The Great Lakes Smart and Sustainable Cities Cluster

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The Great Lakes Smart and Sustainable Cities Cluster
GCTC logo 344x80.png
Great Lakes Region Sustainability.png
Great Lakes Region Sustainability
Team Organizations Hatch
Ltd.; Ohio State University;
Team Leaders Paul Carlson
Participating Municipalities Defiance


The Council of Great Lakes Region (CGLR) Regional Action Cluster will address the United Nations’ seventeen Sustainability Development Goals (SDGs) by consistently measuring sustainability at the neighborhood, city, state/provincial and regional levels. The cluster will also develop a framework to measure human well-being and ecosystem services by identifying bottom-up citizen co-creation actions taken across institutional boundaries. Open Action dashboards will display progress and link to knowledge achieving stated goals and objectives around the SDGs.


Achieving ‘sustainability’ where it most counts, at the sub-national level and in our cities, remains a significant challenge, especially in economies such as Canada and the United States and in cross-border regions like the bi-national Great Lakes, which is home to 107 million people and accounts for 30% of combined Canadian and American economic activity and employment.


As human population increases and more people migrate to cities (some aspiring to be ‘smart’), facilitating sustainability through citizen co-design and co-creation to address local gaps in sustainability and smart services, requires innovations through local-scale collaboration and networking as a potential long-term solution. Developing a methodology that can be used consistently across all of the world’s urban areas provides greater impetus for continued use.

Major Requirements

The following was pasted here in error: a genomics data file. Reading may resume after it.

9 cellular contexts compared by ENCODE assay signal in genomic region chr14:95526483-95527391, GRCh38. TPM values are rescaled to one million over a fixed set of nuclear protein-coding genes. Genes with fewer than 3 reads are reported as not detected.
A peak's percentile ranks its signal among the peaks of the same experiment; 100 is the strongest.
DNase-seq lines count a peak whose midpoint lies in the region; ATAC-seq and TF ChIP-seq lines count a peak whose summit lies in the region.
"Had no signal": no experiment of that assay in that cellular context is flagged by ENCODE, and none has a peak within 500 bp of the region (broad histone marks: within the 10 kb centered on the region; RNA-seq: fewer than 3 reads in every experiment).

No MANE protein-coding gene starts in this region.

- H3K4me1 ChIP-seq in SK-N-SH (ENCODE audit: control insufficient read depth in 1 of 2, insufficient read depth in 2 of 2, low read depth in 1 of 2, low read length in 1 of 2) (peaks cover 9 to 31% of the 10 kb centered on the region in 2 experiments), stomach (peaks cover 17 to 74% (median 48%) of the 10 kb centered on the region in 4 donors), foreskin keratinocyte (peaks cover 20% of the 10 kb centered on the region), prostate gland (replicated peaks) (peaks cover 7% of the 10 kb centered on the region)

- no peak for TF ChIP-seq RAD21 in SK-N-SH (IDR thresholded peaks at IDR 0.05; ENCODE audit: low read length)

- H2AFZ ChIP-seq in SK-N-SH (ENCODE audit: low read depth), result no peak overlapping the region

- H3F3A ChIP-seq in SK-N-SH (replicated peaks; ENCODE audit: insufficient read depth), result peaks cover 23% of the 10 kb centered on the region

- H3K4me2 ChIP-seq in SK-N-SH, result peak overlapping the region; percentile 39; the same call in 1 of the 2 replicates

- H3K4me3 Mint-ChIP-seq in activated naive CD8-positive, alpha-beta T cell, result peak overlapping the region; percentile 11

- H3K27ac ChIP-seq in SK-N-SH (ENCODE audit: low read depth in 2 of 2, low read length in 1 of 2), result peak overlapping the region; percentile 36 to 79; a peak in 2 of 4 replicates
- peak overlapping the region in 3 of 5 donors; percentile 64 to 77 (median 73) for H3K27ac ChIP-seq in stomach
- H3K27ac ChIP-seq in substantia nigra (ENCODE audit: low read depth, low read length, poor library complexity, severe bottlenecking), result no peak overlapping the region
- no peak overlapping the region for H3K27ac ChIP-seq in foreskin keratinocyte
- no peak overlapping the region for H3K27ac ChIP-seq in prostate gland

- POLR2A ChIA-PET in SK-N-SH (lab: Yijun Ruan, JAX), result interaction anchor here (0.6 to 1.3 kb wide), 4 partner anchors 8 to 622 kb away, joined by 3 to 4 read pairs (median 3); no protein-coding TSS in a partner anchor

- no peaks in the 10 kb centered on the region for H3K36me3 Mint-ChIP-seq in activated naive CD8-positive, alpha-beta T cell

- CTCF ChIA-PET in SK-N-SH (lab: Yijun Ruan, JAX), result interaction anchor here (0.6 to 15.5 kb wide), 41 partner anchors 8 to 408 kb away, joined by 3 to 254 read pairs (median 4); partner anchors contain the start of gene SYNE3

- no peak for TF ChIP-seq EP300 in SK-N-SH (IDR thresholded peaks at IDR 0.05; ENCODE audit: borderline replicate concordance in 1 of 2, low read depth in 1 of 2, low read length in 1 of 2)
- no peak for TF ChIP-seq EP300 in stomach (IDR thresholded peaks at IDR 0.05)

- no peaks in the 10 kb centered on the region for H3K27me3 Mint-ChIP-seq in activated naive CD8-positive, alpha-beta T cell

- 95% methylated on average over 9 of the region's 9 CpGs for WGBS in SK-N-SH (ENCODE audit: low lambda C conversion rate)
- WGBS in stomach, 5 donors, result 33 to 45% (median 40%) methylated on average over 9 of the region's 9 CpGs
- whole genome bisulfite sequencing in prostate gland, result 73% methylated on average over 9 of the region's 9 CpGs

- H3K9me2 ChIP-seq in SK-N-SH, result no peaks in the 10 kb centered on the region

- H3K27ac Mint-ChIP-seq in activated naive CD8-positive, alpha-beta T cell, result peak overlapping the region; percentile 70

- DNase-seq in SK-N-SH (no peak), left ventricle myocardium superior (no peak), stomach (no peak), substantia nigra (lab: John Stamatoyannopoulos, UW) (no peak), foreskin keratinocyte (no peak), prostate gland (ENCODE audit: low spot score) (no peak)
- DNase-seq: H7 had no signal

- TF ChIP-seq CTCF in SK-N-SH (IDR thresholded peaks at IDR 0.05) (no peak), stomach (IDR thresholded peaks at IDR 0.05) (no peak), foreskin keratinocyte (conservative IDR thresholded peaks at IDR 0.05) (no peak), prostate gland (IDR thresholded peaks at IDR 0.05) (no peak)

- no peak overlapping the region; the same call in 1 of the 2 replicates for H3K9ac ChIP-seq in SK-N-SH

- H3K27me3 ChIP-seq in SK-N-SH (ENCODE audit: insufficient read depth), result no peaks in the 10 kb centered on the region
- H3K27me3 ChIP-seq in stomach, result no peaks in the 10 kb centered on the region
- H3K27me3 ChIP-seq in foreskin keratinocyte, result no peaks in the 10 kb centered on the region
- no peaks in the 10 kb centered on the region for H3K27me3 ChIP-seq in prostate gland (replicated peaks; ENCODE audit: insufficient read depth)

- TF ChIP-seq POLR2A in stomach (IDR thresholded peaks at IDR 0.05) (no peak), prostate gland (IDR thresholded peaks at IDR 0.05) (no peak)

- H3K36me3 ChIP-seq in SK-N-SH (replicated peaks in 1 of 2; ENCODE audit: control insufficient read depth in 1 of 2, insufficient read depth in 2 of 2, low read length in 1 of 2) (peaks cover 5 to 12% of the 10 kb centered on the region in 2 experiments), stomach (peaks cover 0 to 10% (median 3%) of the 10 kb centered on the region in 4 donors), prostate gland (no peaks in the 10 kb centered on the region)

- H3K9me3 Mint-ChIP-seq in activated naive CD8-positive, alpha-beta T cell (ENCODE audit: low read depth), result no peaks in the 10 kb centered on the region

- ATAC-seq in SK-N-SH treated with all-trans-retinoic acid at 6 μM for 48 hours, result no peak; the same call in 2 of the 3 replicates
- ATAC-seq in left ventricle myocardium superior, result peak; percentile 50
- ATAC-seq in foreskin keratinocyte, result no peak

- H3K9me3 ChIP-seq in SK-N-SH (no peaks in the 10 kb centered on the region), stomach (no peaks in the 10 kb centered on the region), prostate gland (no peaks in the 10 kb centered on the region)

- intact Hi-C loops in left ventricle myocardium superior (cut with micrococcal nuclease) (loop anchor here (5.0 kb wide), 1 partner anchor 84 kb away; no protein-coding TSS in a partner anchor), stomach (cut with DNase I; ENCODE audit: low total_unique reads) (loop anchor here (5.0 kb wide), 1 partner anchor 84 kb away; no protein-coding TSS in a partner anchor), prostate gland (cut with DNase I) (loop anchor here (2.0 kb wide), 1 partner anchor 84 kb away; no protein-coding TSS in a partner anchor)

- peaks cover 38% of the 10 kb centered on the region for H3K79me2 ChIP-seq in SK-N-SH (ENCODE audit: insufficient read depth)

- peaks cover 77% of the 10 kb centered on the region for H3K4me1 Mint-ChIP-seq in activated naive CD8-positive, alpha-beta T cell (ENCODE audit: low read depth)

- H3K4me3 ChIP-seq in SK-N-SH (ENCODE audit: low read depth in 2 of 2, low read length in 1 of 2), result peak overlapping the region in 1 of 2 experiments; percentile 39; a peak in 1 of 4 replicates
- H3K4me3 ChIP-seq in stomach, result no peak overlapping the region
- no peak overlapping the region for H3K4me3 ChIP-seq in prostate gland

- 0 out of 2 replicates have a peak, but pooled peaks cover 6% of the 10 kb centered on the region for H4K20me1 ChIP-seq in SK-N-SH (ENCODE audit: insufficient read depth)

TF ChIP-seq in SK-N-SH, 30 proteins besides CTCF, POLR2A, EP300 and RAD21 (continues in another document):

1. Research and integrate Dr. Daniel Hoornweg’s forty-four metrics in fourteen categories and the Sustainability Cost Curve methodology with the STAR Communities forty-four objectives and use the resulting framework as a conceptual architecture artifact and middle ontology for categorization of goals’ accomplishment (consistent with the ISO 37120 ‘sustainable communities’ global standard).
  2. Identify and train champions to pilot a platform for six to nine months at the identified cities and incorporate feedback, and improve local-scale collaboration processes.
  3. Identify and train champions to use a well-defined ‘Hands-on’ process for local engagement and to design reusable knowledge assets addressing aspirational questions motivating collaborative actions.
  4. At the end of the pilot phase, include representatives from larger cities from the Great Lakes region in the initiative and share the lessons learned from the pilots and repeat steps two and three.
  5. Continue to curate knowledge and functionality to the platform by providing service learning experience to students (expanding Capstone programs from The Ohio State University to Great Lakes universities).
  6. Add sponsors to sustain the development and use of the open platform and proposed methodology.

Performance Targets

Key Performance Indicators (KPIs) Measurement Methods